[Skip to Content]
[Skip to Content Landing]
September 17, 1982

Smoking: Psychology and Pharmacology

JAMA. 1982;248(11):1393. doi:10.1001/jama.1982.03330110077037

This article is only available in the PDF format. Download the PDF to view the article, as well as its associated figures and tables.


Ashton and Stepney's Smoking: Psychology and Pharmacology is the most comprehensive, integrated, and current account of research and theory pertaining to tobacco smoking. It is concise, readable, and quite entertaining and presents a complete discussion of the many complex aspects of an extremely pervasive habit, including the psychological, pharmacological, and social underpinnings of smoking behavior.

Ashton and Stepney begin with a cogent statement of the research and clinical problem: "How is it that nearly half of the adult population regularly performs a bizarre act... an act which is acknowledged, even by its adherents, to be harmful to health and even distasteful?" After providing an appropriate historical context, the authors discuss the importance of nicotine as a reinforcer maintaining the smoking habit. Indeed, their overall perspective is pharmacologic, based on the hypothesis that cigarette smoking is a form of nicotine dependence.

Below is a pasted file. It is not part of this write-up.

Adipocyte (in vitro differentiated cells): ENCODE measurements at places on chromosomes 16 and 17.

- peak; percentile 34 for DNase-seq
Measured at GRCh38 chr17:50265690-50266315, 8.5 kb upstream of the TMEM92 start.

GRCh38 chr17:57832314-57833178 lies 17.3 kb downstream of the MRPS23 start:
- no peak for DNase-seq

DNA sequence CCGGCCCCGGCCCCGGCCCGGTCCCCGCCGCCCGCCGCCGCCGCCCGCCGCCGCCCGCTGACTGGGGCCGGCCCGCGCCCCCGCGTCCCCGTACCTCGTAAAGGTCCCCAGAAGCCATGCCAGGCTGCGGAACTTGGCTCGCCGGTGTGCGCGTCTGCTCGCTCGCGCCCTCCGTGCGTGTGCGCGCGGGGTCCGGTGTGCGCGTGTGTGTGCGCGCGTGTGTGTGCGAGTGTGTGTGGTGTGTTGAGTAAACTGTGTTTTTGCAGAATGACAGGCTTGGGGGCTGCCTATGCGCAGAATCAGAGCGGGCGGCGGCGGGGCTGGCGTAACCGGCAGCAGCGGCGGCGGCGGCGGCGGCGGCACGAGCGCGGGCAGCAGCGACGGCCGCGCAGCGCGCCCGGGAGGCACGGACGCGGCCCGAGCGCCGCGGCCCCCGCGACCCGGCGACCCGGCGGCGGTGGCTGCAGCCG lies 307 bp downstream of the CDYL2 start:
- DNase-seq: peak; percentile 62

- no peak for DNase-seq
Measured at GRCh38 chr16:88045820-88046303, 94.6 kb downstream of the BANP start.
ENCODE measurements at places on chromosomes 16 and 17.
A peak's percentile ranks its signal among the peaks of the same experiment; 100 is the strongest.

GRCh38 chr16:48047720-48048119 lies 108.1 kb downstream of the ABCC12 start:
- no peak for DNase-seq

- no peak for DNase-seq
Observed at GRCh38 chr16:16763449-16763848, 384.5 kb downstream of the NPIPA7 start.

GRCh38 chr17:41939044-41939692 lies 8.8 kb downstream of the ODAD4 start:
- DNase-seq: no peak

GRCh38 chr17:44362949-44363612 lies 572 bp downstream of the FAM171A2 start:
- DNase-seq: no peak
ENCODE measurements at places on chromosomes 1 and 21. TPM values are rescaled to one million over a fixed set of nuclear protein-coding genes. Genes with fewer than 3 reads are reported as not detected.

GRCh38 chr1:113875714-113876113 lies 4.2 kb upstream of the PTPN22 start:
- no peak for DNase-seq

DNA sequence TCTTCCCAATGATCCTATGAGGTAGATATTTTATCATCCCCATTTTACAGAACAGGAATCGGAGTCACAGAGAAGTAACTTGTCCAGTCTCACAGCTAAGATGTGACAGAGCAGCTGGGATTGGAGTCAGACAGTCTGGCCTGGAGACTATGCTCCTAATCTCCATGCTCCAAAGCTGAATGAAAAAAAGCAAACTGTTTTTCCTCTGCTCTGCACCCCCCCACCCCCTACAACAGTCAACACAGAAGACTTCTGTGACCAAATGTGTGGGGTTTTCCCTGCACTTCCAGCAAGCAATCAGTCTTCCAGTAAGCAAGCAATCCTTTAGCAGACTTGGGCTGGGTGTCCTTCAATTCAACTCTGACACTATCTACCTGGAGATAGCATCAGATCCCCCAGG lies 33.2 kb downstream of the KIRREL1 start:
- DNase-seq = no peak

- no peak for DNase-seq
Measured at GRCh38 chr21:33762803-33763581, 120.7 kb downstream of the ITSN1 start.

While citing the relevant evidence supporting this view, the book